While it would not be correct to say that Philo's works have been "lost"--scholars have always known and used Philo--they have essentially been "misplaced" as far as the average student of the Bible is concerned. Now the translation of the eminent classicist C. D. Yonge is available in an affordable, easy-to-read edition, with a new foreword and newly translated passages, and containing supposed fragments of Philo's writings from ancient authors such as John of Damascus. The title and arrangement of the writings have been standardized according to scholarly conventions.
A contemporary of Paul and Jesus, Philo Judaeus, of Alexandria, Egypt, is unquestionably among the most important writers for historians and students of Hellenistic Judaism and early Christianity. Although Philo does not explicitly mention Jesus, or Paul, or any of the followers of Jesus, Philo lived in their world. It is from Philo, for example, that we learn about how, like the Gospel of John, Jews (and Greeks) in the Greco-Roman world spoke of the creative force of God as God's "Logos." Philo, too, employs interpretive strategies that parallel those of the author of Hebrews. Most scholars would agree that Philo and the author of Hebrews are drawing from the same, or at least similar, traditions of Hellenistic Judaism. With these kind of connections to the world of Judaism and early Christianity, Philo cannot be ignored.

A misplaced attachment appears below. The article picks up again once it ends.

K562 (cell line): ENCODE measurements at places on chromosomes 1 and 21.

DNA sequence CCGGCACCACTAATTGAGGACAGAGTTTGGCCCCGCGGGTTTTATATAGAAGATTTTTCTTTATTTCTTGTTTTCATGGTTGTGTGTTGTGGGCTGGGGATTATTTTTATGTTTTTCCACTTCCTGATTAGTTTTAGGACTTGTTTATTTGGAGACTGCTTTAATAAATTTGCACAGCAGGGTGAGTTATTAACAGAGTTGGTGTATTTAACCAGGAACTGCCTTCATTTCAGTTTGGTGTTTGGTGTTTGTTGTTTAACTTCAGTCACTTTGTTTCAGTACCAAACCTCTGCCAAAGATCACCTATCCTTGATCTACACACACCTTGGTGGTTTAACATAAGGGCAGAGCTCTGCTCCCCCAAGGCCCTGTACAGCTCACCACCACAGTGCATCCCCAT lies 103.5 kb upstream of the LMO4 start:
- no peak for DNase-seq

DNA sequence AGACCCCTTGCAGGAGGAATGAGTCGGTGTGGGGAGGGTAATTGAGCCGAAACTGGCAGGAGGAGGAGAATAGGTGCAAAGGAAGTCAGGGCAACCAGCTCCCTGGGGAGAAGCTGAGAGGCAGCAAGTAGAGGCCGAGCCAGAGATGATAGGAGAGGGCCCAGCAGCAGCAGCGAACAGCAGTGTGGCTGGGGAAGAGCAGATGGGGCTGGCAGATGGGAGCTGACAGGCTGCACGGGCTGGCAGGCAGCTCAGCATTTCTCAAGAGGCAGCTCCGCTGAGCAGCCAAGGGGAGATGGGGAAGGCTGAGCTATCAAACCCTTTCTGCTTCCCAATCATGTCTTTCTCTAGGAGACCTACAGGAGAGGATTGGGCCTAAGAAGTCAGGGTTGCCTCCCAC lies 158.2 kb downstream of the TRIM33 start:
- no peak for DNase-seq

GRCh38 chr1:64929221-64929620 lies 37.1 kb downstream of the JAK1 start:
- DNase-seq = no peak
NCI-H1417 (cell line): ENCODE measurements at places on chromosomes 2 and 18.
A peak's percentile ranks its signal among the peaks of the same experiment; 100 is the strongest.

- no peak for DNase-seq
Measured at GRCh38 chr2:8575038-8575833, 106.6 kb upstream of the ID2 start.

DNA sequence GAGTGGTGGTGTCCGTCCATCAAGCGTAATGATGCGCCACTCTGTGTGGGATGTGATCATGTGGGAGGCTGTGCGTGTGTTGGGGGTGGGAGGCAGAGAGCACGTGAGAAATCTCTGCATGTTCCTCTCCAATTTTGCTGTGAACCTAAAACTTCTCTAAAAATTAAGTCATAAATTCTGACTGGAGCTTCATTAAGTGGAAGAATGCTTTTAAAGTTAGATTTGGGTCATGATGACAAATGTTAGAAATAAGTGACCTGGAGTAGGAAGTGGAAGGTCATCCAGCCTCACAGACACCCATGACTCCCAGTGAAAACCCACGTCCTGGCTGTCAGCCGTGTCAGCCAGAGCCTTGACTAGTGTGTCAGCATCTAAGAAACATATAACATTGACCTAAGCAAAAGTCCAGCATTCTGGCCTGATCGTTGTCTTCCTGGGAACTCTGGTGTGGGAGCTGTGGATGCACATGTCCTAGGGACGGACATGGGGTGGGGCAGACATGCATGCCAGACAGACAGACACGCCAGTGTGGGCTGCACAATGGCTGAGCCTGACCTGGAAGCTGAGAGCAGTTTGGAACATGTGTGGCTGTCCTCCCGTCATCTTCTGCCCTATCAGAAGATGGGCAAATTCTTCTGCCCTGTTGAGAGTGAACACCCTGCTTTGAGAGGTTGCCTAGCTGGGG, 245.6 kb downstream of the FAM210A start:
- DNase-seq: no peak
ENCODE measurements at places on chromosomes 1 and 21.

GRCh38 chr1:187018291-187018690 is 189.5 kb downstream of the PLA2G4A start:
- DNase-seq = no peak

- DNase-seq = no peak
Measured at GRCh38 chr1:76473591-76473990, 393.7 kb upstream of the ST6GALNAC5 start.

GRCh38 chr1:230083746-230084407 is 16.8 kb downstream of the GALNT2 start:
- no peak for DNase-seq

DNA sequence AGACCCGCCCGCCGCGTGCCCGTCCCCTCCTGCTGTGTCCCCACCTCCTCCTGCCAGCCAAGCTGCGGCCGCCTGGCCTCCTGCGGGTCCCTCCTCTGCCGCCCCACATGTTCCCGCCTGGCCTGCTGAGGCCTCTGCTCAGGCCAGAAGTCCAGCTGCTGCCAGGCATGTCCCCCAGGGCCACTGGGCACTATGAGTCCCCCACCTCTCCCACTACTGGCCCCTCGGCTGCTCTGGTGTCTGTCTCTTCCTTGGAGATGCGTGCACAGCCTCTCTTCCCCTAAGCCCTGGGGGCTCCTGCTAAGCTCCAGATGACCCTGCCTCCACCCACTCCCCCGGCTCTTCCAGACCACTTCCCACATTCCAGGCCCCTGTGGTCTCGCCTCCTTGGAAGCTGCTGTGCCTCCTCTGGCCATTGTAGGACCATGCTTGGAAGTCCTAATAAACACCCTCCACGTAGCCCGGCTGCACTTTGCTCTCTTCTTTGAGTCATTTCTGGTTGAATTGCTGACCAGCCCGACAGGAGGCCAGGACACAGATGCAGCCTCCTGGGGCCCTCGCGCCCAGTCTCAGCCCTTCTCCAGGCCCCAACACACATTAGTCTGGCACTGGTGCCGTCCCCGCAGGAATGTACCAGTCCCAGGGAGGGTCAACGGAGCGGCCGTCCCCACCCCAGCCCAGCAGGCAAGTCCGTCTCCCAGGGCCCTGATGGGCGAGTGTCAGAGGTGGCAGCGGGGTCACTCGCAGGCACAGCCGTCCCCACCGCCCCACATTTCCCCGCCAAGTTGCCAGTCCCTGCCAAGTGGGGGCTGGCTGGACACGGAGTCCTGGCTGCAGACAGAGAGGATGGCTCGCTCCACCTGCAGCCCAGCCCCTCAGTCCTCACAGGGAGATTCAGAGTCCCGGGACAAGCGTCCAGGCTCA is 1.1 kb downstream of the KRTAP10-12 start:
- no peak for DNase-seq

From the Back Cover
The cover illustration depicts a piece of "gold glass" found near Rome. The menorah, or seven-branched lamp stand, was a popular symbol of Judaism and can be found on such famous architectural monuments as the Arch of Titus. The scene on this "gold glass" also shows other items of Jewish ritual significance, including the Ark of the Covenant flanked by two Lions, a "shofar" or trumpet, a palm branch, and an oil jar. Many of these items held strong messianic significance and figured prominently in the life of Israel, such as in the Feast of Tabernacles (or Booths). The photo appears courtesy of the Vatican Library and is used with permission.
About the Author